Track: Formulation and Delivery - Chemical - Formulation - Preformulation
Category: Poster Abstract
High Temperature Measurement of API Solubility in Spray Drying Solutions by NMR
Purpose: Heating spray solutions prior to atomization during the spray drying process enhances API solubility in the spray solvent and increases process throughput for compounds with low organic solubility. Tuning the spray solution temperature in the range of approximately 25 – 130°C1 allows optimization of critical parameters such as active loading and solution stability. The solubility of API in a solvent as a function of temperature is critical information for optimization of processing conditions for low solubility compounds.
An NMR method has been developed to generate API solubility curves from room temperature to superheated conditions under pressure. Additionally, the experiment directly measures degradation and therefore provides immediately insight into spray solution stability at elevated temperatures. This technique uses standard NMR pulse sequences, requires minimal operator time, and is material-sparing, using approximately 500 mg API. The approach solves challenges related to solution turbidity and opacity which confound visual or optical assessment of solubility. We propose that the high temperature NMR technique is a valuable tool for spray drying process development of APIs having low organic solubility. Methods: A high-pressure 10 mm glass NMR tube is filled with the desired solvent and polymer solution. API is added in excess of the expected solubility at the highest temperature to be tested. A small amount of internal standard such as imidazole or sodium trimethylsilylpropionate is also added to the suspension. 100 psig head pressure of nitrogen is introduced into the tube to maintain a low solvent vapor concentration in the headspace. Samples are heated to the temperature of interest using a standard variable temperature probe, equilibrated for 40 minutes, then measured by taking a spectrum. Only dissolved API is measured (solids do not contribute to the signal), and the internal standard allows for direct and absolute quantitation of dissolved API. Results: Work was performed to ensure mixing is sufficient to permit measurement of thermodynamic solubility at each temperature, since NMR tubes do not have internal agitators. One driver for mixing is convection due to temperature gradients in the tube. NMR diffusion experiments were used for estimation of linear convective velocity values in 5 and 10 mm NMR tubes, and it was found that the 10 mm tube allows for significantly greater convection velocity than the 5 mm tube (Table 1). Figure 1 shows that the convection velocity in a 10 mm tube effectively suspends particles of various sizes in fluids of different viscosities. The particle size of an API may be reduced through micronization if there is concern that it may not suspend and mix during the NMR experiment. Further, additional mixing energy can be generated by spinning the tubes in the magnet. The combination of spinning, convective mixing, and a 40 minute equilibration time at each temperature point enables measurement of accurate solubility values.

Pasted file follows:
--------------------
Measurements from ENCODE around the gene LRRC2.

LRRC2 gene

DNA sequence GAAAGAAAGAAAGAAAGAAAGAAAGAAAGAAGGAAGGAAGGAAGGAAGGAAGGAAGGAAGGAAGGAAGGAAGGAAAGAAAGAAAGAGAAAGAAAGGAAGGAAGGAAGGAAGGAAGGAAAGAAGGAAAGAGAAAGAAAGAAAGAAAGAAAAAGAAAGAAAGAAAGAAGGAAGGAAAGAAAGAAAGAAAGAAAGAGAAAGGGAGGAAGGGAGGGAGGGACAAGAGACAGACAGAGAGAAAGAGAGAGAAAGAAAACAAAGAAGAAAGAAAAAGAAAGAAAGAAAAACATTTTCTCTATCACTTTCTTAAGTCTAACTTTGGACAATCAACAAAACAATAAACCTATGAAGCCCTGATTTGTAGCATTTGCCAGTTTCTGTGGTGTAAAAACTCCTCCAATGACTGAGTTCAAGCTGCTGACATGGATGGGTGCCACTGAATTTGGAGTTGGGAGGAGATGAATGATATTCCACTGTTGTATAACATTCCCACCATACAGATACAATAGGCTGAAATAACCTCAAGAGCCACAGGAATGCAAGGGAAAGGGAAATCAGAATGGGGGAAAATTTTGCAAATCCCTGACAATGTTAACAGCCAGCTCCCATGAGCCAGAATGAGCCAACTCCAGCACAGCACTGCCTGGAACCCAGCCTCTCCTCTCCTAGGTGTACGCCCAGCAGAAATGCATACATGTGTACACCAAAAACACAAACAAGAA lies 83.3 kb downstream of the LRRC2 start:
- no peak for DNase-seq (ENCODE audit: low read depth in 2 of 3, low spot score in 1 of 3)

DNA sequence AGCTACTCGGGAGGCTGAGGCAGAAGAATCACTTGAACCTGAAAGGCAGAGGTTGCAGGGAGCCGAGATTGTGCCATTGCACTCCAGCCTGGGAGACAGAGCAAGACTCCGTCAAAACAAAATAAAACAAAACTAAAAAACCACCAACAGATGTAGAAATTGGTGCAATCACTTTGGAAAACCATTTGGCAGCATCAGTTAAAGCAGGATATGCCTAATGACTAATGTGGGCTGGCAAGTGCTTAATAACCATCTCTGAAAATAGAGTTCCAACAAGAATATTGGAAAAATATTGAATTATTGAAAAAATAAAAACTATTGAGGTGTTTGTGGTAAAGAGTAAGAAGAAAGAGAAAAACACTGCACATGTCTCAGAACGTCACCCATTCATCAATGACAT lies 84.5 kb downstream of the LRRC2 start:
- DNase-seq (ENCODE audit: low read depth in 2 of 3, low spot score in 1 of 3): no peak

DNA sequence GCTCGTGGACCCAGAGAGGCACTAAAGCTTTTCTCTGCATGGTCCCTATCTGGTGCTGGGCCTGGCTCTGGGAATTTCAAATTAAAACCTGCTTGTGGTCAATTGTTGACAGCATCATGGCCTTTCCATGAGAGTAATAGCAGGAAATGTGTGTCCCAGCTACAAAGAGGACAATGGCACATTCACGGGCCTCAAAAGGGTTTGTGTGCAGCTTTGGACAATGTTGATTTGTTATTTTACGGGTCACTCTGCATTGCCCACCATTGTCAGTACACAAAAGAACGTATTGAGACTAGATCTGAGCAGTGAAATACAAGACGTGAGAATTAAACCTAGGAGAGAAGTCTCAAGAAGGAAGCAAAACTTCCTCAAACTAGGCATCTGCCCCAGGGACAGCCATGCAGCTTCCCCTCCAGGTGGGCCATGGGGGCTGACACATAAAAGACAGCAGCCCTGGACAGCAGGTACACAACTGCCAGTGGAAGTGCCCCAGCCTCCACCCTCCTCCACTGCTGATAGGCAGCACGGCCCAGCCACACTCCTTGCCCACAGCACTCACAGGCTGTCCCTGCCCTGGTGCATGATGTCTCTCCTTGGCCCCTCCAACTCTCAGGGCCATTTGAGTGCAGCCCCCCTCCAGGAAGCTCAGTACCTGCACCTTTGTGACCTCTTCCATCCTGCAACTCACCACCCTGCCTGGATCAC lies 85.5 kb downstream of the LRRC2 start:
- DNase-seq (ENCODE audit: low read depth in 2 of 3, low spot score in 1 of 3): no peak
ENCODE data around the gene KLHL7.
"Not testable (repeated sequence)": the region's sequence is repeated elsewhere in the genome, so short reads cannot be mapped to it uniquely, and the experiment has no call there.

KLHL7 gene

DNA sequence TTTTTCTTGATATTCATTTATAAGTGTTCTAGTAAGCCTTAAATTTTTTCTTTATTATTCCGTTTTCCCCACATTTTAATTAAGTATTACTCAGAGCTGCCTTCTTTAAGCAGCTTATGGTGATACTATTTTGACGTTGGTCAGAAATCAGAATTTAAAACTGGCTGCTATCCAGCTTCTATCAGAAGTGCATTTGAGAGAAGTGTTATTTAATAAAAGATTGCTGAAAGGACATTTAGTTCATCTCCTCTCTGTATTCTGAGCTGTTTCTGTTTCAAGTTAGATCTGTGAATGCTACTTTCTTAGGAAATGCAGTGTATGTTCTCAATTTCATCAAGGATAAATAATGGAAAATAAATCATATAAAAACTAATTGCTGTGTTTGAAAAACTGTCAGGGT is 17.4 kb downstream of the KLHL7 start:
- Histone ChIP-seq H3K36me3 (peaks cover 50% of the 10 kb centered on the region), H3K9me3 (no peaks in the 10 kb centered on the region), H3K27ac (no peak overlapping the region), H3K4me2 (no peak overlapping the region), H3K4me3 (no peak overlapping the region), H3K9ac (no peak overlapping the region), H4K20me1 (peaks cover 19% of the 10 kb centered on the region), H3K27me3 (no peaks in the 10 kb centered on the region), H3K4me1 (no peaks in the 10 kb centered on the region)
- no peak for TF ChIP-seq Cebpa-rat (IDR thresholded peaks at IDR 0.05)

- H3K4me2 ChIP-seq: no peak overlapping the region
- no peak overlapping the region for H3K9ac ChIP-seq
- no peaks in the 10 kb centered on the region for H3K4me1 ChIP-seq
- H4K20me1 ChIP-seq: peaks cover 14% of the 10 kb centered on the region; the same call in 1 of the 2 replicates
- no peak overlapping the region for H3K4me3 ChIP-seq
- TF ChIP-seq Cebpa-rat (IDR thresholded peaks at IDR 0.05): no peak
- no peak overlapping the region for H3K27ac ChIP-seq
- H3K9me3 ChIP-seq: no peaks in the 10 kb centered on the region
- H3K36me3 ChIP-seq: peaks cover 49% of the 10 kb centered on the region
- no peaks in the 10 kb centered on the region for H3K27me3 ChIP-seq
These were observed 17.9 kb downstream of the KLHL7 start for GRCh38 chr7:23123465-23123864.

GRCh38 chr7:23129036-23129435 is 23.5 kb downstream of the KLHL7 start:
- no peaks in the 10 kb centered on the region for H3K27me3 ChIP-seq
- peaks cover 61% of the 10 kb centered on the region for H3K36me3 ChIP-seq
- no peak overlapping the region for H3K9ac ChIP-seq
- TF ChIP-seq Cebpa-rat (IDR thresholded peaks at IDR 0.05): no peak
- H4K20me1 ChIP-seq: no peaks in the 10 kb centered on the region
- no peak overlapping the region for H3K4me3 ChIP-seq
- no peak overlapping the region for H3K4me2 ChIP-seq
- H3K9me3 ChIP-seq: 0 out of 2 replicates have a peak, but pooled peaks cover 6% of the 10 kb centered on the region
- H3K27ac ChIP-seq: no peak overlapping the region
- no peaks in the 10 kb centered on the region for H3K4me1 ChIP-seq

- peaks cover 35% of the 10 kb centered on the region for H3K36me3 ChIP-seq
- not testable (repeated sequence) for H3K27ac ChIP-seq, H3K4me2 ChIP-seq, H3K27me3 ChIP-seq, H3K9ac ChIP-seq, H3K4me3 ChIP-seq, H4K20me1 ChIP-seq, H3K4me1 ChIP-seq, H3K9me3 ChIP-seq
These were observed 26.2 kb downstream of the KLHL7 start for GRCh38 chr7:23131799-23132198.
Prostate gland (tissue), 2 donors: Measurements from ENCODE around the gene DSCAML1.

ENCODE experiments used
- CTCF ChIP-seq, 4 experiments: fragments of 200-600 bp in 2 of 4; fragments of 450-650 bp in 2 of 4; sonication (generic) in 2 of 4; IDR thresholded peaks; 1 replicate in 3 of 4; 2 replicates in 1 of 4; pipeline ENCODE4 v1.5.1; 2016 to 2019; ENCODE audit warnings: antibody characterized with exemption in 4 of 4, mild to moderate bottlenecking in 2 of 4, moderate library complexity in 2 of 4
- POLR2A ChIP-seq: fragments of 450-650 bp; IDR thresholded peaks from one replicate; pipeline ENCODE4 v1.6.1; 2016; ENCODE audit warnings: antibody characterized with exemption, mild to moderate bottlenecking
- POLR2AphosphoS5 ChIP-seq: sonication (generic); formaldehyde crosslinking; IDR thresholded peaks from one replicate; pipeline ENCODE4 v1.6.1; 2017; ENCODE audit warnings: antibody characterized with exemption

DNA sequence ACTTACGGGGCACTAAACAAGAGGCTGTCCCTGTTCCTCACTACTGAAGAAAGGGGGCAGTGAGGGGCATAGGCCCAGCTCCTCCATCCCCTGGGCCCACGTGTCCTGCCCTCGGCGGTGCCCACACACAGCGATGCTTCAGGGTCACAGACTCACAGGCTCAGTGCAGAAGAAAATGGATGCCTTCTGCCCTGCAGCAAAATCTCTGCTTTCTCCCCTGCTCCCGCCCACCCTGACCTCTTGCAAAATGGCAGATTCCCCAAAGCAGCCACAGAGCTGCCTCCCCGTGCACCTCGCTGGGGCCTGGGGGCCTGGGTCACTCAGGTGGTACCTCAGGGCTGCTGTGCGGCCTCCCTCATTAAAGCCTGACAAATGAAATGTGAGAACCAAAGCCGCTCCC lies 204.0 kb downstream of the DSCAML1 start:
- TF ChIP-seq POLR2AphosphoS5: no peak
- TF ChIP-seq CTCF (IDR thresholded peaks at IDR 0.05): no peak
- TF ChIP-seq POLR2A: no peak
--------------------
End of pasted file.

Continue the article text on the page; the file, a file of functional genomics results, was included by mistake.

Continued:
Figure 2 compares the solubility of Compound X found using the NMR method to data gathered using an orthogonal technique in which an API suspension of fixed composition is placed into a pressure vessel with a sight glass and heated with mixing. The temperature at which the API visually fully dissolves is recorded as the solubility temperature. The data shows that the NMR method produced results consistent with the orthogonal technique, indicating that the mixing kinetics in the NMR technique are acceptable. Conclusion: An NMR method was developed which accurately measures the solubility of APIs in spray drying solutions as a function of temperatures up to approximately 130°C. It was shown that convection velocity from temperature gradients in the tube provide adequate mixing for particles in suspension. Molar quantitation of API in solution is possible using an internal standard, and thermal degradation information is available from the spectra. The NMR experiment is setup to ramp stepwise through the desired temperature range, equilibrating and taking spectra at each temperature of interest to minimize both API use and operator input. The method can be performed on a hazy material, so solutions may contain polymer in order to ascertain any affect on solubility.
References: 1Friesen, et. al. 2016. High-temperature spray drying process and apparatus. US9248584B2.